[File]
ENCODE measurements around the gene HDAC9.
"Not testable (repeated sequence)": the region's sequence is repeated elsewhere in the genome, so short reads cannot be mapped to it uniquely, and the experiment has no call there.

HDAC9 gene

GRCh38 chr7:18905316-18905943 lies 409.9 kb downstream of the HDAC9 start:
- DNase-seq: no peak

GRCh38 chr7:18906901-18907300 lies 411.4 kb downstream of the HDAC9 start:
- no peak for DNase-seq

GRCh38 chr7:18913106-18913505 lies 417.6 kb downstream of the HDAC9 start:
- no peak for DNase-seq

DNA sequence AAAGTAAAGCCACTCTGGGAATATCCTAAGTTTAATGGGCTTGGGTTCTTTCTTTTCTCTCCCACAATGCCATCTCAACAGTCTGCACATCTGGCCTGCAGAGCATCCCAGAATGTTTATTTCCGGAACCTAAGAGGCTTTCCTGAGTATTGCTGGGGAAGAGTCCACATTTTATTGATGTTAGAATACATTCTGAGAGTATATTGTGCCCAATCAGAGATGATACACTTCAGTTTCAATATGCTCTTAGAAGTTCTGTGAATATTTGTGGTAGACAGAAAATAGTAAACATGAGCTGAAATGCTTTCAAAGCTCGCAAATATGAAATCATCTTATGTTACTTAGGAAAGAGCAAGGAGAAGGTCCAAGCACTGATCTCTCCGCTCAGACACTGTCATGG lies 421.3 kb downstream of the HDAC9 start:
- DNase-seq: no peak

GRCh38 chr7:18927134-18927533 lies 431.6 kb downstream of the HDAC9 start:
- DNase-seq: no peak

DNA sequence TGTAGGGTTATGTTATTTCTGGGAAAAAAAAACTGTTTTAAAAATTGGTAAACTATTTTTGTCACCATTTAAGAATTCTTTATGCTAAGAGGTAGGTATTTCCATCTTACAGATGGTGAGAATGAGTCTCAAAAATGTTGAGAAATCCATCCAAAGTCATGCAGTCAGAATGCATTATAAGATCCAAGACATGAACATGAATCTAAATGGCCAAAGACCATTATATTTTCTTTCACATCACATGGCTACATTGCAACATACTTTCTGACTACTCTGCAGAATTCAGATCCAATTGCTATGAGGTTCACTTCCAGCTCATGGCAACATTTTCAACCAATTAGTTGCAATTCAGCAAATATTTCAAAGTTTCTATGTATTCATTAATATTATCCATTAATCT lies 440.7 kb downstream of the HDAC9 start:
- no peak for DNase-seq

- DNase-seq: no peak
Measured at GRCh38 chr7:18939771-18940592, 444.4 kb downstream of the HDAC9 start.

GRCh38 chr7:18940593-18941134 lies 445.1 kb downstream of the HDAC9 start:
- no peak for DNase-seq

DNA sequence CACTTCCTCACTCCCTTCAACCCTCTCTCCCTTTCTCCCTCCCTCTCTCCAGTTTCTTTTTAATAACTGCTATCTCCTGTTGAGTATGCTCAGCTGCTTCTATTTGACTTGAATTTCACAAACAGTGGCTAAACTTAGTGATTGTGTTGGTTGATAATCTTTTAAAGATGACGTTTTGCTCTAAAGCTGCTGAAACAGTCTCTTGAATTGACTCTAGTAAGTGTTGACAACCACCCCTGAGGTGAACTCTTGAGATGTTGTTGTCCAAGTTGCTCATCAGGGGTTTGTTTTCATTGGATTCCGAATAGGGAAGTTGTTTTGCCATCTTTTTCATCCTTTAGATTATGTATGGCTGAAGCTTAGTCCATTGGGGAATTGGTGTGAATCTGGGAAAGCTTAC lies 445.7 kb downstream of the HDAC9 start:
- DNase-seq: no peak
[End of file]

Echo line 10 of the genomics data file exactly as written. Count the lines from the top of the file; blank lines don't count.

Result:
DNA sequence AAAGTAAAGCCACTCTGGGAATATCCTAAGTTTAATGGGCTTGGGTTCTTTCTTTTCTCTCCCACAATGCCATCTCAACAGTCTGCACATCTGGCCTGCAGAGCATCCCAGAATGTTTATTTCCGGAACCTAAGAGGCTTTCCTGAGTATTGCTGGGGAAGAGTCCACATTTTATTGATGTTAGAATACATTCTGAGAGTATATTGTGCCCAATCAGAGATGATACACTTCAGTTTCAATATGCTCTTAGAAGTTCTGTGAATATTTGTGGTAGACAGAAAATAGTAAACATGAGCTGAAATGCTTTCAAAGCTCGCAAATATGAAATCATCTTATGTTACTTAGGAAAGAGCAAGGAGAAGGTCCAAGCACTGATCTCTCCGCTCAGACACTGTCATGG lies 421.3 kb downstream of the HDAC9 start: